King's College London

Research portal

Evaluation of a diagnostic ADHD pathway in a community child mental health service in South London

Research output: Contribution to journalArticlepeer-review

Georgina L. Barnes, Alexandra Eleanor Wretham, Rosemary Sedgwick, Georgina Boon, Katie Cheesman, Omer Moghraby

Original languageEnglish
Pages (from-to)1-19
Number of pages19
JournalMental Health Review Journal
Issue number1
E-pub ahead of print14 Mar 2020

King's Authors


Purpose: Clinicians working in UK child mental health services are faced with several challenges in providing accurate assessment and diagnosis of attention deficit hyperactivity disorder (ADHD). Within the South London & Maudsley (SLaM) NHS Trust, community Child & Adolescent Mental Health Services (CAMHS) are developing structured pathways for assessing and diagnosing ADHD in young people. To date, these pathways have not been formally evaluated. The main aims of this evaluation are to evaluate all ADHD referrals made to the service in an 18-month period, including the number of completed assessments and proportion of children diagnosed with ADHD; and investigate adherence to the National Institute for Clinical Excellence (NICE) guideline for diagnosing ADHD in children and young people. Design/methodology/approach: Retrospective data analysis was performed using service databases and electronic patient records. Adherence to the clinical guideline was measured using the NICE data collection tool for diagnosing ADHD in children and young people. All completed ADHD assessments were compared to four key recommendation points in the guideline. Findings: Within the time frame, 146 children aged 4-17 years were referred and accepted for an ADHD assessment. Of these, 92 families opted in and were seen for an initial appointment. In total, 36 ADHD assessments were completed, of which 19 children received a diagnosis of ADHD and 17 did not. Aside from structured recording of ADHD symptoms based on ICD-10 criteria (69%) and reporting of functional impairment (75%), adherence to all guidance points was above 90%. The study also found that although a greater proportion of children referred to the service were male and identified as White, these differences narrowed upon receipt of ADHD diagnosis. Research limitations/implications: Relationship to the existing literature is discussed in relation to the assessment process, demographic characteristics and rates of co-occurrence. Practical implications: The findings demonstrate that in child mental health services, gold standard practice for diagnosing ADHD should be the adoption of clear, protocol-driven pathways to support appropriate access and treatment for young people and their families. Originality/value: This article is unique in that it is, to the best of the authors’ knowledge, the first to describe and report clinician-adherence to a structured pathway for diagnosing ADHD in young people within a community CAMHS service in South London.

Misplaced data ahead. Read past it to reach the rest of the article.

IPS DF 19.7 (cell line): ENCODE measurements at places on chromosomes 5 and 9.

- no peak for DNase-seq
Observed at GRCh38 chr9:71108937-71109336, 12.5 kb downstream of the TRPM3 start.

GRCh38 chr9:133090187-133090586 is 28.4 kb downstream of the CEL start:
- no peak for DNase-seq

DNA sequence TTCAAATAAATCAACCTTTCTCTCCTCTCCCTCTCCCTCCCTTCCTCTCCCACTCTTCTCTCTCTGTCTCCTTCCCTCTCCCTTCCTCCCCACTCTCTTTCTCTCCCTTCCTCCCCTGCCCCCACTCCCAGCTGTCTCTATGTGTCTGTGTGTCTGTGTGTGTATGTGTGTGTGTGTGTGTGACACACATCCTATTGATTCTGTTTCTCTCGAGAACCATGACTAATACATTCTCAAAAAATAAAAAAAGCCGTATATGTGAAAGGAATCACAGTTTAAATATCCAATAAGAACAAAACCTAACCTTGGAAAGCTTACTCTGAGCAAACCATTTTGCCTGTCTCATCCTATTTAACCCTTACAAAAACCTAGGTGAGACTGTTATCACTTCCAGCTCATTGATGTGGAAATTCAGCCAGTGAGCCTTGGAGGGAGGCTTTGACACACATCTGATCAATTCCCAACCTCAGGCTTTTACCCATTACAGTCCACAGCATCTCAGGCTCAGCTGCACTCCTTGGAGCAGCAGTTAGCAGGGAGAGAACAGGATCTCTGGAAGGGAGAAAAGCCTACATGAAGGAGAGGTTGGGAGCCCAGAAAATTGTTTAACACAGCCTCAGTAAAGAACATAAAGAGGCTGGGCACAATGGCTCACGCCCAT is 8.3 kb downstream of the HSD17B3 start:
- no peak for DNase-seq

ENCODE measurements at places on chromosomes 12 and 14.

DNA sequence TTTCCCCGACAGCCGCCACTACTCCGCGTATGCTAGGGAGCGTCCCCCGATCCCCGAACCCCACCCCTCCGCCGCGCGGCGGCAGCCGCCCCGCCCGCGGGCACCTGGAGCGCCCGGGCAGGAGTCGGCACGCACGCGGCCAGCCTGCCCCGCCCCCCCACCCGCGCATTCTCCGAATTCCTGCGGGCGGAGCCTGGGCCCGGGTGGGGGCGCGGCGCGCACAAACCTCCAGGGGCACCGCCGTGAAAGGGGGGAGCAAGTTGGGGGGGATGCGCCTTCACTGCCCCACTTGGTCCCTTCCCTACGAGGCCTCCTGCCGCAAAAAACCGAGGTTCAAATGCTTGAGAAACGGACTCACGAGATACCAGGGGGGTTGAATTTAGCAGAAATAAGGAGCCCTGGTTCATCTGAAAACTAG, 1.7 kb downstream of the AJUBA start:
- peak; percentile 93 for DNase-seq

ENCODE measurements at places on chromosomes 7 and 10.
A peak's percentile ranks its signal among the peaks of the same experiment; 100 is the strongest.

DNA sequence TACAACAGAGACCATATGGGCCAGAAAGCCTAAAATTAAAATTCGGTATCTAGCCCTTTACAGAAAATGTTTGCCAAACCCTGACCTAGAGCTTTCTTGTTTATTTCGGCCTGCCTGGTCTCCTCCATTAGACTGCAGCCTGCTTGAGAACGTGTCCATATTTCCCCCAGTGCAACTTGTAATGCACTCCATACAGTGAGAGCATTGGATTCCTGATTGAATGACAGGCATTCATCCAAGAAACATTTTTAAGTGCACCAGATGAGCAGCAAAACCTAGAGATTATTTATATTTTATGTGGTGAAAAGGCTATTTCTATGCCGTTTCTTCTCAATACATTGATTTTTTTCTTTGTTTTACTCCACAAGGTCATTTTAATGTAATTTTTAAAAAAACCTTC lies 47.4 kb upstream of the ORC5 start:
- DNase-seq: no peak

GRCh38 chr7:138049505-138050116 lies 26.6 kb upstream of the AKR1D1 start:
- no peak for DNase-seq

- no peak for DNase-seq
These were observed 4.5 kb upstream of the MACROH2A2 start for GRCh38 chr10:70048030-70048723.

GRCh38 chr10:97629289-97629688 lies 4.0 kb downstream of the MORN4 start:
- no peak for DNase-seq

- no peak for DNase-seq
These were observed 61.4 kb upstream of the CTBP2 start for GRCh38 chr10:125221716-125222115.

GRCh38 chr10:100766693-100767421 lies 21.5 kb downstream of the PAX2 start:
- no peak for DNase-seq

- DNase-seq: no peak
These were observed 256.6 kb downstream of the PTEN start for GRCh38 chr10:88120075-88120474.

View graph of relations

© 2020 King's College London | Strand | London WC2R 2LS | England | United Kingdom | Tel +44 (0)20 7836 5454